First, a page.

The SEC Committees in oncology and hematology, for example, had been conducting meetings several times a year between 2011 to 2014. However, the functioning and proceedings of meetings were not satisfactory to all the stake holders, so the ministry of health has taken efforts to streamline and increase the number of meetings, in addition to separating out the oncology and hematology therapeutic areas. As a result, in 2014, 31 SEC meetings were conducted and in 2015, 92 SEC meetings were held.
The number of drug approvals also increased in 2015 after three-tier reviews based on the cases. Analyzing this, we can say that scenario of clinical trial approval has improved by DCGI as compared to 2014 and earlier.
The DCGI suggests that reviewing and approval timelines for all types of applications in consultation with SEC be 180 days. CDSCO has issued a checklist (link checklist to http://www.cdsco.nic.in/forms/list.aspx?lid=2053&Id=3) for various categories such as bioavailability and Bioequivalence (BA/BE), global clinical trial of all phases, subsequent new drugs (SND), new drug, medical device and test license application.
Another regulatory concern in India was in regard to compensation in cases of trial-related injury or death. As noted earlier, the Third Amendment provided free medical treatment to these patients by sponsors irrespective of whether the impairment was related or not related to a clinical trial.
However, this created a legal uproar among pharmaceutical companies and contract research organizations (CROs). An updated amendment, the Sixth Amendment, stated that “In case of injury occurring to the subject during the clinical trial, free medical management shall be given as long as required or until such time it is established that the injury is not related to the clinical trial, whichever is earlier.” It additionally stated, “In case, there is no permanent injury, the quantum of compensation shall be commensurate with the nature of the injury and loss of wages of the subjects.” The compensation formulas have been judiciously developed based on the Workman Compensation Act, and the industry has accepted this.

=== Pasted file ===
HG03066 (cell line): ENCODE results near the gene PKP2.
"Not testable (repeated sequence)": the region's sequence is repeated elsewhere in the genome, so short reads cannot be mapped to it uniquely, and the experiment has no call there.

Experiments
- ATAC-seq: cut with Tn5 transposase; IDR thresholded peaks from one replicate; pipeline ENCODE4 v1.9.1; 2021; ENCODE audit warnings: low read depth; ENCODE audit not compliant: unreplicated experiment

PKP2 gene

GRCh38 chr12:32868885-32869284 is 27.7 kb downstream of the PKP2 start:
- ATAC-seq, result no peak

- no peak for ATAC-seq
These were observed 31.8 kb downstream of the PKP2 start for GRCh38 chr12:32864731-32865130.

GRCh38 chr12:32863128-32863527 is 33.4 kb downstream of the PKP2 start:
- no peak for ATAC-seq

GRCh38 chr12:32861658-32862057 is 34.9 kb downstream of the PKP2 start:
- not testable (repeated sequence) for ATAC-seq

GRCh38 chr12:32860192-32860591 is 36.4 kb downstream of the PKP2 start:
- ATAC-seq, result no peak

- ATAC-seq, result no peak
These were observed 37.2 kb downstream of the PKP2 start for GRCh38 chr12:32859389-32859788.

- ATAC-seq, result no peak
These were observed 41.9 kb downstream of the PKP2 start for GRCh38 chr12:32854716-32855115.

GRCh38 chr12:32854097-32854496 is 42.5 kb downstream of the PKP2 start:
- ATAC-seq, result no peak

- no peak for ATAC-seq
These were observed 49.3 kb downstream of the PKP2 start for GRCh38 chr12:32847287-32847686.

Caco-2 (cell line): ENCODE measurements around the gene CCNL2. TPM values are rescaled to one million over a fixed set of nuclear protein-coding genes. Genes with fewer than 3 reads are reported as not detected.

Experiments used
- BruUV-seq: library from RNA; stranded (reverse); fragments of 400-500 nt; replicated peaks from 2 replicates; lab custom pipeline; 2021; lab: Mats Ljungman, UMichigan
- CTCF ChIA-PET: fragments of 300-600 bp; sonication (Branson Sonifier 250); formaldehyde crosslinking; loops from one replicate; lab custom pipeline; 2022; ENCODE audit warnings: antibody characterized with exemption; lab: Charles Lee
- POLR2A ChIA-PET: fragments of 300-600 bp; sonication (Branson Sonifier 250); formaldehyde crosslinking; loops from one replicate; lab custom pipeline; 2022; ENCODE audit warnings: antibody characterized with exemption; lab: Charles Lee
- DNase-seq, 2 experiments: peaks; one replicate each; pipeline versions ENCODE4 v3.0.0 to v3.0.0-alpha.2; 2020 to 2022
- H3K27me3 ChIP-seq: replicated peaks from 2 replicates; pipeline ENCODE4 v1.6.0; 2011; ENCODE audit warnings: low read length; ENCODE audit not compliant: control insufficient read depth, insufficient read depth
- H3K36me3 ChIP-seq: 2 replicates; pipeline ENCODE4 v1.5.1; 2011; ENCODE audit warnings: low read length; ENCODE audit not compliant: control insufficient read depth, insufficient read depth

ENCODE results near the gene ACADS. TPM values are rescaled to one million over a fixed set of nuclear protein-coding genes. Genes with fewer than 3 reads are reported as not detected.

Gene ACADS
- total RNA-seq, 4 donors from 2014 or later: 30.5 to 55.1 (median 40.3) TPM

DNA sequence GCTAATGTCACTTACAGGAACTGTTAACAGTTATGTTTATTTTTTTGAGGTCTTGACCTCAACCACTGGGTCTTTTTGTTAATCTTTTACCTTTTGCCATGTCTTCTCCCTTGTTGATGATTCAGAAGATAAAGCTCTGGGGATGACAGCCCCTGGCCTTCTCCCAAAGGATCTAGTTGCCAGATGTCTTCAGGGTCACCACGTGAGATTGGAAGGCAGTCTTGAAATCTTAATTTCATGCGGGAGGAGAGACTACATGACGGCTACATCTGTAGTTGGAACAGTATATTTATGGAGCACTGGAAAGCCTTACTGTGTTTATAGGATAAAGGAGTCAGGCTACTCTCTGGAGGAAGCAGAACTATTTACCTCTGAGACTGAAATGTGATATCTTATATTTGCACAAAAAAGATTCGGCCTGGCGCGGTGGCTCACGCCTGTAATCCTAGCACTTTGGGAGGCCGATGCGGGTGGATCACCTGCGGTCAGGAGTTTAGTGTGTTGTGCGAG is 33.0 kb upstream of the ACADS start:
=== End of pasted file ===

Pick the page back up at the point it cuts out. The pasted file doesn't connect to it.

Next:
Other corrective measures taken by the Health Ministry include the mandatory registration of ethics committees with DCGI; only institutional ethics committees can review and grant approval for the conduct of clinical studies at any site. It also changed the responsibility of reporting serious adverse events to the licensing authority from the sponsor to the investigator within 14 days.
Other possible changes are expected in the near future and include a restriction on investigators being able to conduct only three ongoing clinical studies at a given time. Another condition that may be changed is that of having at least 50 beds to allow sites to be selected based on availability of proper infrastructure along with the emergency facility.
The removal of audio video consent of trial subjects (except for vulnerable population) and online submissions of clinical trial applications are also under review in India. The DCGI has already started the online application submission process for medical devices. This has not yet started for clinical trial submissions.
The updated guidance of conducting clinical trials in India (http://www.cdsco.nic.in/writereaddata/cdsco-guidanceforindustry.pdf) is steadily improving, as DCGI is committed to amend and upgrade the policies to encourage research in India. In recent years, Indian regulatory authorities have been quite aggressively working toward all fronts, with the goal of enhancing the quality and integrity of research through optimization of approval timelines. An implementation of online dossier submission by DCGI is a step toward reducing dossier review and approval timelines.
Chirag Shah, PhD, PGDPM, is Associate Director & Head – Clinical Trials, Cliantha Research Ltd, Ahmedabad, India
Param Dave, MPharm, is a Clinical Research Associate, Cliantha Research Ltd. He can be reached by email at email@example.com
Authors would like to acknowledge the help of Mr. Ayan Neogi and Ms. Chandani Rajyaguru for support of compilation of regulatory details.